“What we’re hoping to do is redefine our mission and vision for Twin Valley Schools,” said Twin Valley School Board member Phil Taylor. “We want to come up with an advanced, 21st century education program that meets the changing needs of education.”
Taylor explained that the process was community-led in order to create a school vision that reflects the values of the community. “We want to capture your ideals and what you value most about education, and allow that to guide us in creating practical and useable governing documents we can use throughout our education program.”
Twin Valley is in a period of transition after a vote to expand the two-town joint contract school system to include pre-K through 12, and a subsequent bond vote to close the current Twin Valley High School and create a middle high school at the Whitingham School building and an elementary school at Deerfield Valley Elementary School.
“It would be easy for us to take a look at what we have, make the space a little bigger, fill it up, and keep doing what we’ve been doing,” said board member John Doty. “And we’d probably get the same old results. We’re hoping to get a different outcome. We need to change the spaces, but we also need to change what we’re doing in the spaces.”
Doty presented statistics indicating that US schools aren’t doing as well as some may suggest. In literacy the United States ranks 17th among nations, 31st in math, and 23rd in science. But Doty also suggested that grades and tests aren’t the purpose of education. “The primary aim of education is not to enable students to do well in school, but to help them do well in the lives they lead outside of school,” he said. “We have to look at what happens 10 or 15 years down the road. The answer for us is to improve schools faster than the rate of change in the world so we get something different than we have now. We want a new and better education system that educates all of our children for success in the 21st century. We want to create a world class education system in the Deerfield Valley, and the world class education system will be underlying economic development in the valley.”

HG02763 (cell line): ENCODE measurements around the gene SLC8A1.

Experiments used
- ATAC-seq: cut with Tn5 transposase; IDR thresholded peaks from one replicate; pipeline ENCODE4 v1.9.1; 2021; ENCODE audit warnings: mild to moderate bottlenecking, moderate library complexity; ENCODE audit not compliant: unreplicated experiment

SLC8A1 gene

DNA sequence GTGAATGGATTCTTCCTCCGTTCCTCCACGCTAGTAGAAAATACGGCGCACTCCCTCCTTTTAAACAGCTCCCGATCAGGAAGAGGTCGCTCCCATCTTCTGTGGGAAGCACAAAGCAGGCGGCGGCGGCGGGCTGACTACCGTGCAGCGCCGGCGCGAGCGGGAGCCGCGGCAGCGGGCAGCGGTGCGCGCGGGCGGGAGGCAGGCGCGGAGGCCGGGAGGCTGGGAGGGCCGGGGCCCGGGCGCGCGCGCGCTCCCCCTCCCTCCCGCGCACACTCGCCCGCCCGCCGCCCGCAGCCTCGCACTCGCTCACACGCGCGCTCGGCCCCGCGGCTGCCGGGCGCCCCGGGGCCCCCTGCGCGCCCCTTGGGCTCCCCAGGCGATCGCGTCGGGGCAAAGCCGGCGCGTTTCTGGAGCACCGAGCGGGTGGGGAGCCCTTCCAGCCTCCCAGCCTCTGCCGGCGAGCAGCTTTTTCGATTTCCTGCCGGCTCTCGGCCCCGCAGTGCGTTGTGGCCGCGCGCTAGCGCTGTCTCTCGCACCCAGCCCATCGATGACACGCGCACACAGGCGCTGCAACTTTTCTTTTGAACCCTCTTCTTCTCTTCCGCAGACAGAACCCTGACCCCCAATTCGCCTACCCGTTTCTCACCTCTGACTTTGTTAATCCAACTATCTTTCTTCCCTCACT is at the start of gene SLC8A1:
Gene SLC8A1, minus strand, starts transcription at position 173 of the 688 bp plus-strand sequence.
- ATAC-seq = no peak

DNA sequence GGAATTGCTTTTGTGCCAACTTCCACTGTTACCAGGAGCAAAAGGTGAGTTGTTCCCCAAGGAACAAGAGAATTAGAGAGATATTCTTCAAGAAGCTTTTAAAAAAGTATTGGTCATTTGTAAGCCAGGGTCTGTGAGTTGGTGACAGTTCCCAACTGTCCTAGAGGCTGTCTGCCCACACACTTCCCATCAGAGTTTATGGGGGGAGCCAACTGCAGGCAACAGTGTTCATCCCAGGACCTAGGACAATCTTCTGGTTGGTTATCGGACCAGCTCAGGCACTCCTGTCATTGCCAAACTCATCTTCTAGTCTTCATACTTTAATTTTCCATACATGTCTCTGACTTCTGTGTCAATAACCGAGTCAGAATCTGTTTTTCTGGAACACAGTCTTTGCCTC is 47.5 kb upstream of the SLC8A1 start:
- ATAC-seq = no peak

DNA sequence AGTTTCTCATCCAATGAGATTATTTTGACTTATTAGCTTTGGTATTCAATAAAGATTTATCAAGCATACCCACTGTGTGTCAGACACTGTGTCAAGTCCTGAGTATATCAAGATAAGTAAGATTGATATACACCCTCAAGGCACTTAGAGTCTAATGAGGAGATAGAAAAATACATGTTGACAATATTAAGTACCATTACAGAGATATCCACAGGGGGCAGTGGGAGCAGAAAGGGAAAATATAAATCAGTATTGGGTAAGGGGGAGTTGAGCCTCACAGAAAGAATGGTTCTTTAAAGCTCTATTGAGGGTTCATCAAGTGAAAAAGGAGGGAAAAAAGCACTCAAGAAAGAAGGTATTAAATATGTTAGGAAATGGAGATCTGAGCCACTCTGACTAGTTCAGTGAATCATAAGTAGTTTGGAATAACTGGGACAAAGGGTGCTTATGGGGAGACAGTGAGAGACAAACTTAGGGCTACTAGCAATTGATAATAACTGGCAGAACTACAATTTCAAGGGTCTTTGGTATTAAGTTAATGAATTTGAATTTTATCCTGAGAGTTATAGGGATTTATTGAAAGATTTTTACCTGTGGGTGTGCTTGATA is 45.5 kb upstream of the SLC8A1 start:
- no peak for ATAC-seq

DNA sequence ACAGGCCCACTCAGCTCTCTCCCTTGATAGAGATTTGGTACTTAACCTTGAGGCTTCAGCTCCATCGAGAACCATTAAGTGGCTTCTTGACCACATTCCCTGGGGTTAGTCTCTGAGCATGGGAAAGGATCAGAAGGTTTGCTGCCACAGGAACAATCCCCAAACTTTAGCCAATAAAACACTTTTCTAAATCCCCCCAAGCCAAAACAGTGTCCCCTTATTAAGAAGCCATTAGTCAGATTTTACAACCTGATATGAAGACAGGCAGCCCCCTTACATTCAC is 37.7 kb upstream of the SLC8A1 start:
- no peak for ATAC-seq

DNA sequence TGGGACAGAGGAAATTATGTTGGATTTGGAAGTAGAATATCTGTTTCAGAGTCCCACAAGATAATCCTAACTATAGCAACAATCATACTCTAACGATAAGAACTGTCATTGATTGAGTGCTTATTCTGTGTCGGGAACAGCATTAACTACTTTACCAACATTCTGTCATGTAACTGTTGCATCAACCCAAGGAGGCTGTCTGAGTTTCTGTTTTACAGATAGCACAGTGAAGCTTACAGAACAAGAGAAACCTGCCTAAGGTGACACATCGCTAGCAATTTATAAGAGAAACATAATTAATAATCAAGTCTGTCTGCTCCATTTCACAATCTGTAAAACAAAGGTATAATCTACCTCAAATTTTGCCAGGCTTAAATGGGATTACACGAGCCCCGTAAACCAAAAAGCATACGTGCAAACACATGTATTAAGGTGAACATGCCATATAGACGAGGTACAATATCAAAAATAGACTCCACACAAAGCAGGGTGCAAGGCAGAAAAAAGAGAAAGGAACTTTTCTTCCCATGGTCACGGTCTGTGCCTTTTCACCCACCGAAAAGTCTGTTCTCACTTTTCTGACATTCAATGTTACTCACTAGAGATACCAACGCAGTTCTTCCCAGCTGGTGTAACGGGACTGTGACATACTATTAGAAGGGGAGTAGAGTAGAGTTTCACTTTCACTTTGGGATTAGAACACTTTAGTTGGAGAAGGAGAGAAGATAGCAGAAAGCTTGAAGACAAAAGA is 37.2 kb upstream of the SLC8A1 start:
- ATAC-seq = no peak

Doty and Taylor separated attendees into two groups to discuss five topics: the school, learning, students, teachers, and parents and the community. Led by Doty and Taylor, the two groups were instructed to write down three top priorities in each of the five categories. Through a process of discussion, the two facilitators grouped similar ideas to create broader topics ranked by the number of responses. Board members will use the answers to create a vision statement for the school.
Under the topic of the school, participants in one group said they wanted a school that inspires learning, is welcoming, comfortable and safe, and where students have access to technology.
Of the topic learning, the other group’s top priorities were citizenship, real-world skills, and critical thinking.
The same group, discussing the topic of students, said they wanted the school to foster students that are determined, hardworking, self-motivated, curious, and respectful.
On the topic of teachers, the group said they want teachers who are excited and passionate, who challenge and encourage students, and are open-minded and willing to adapt to students’ educational needs.
Regarding parents and the community, participants said they want a community that will provide the necessary financial support for the school, parents who are involved in their children’s education, parents who participate and attend events, and a community that has high expectations for the school and students.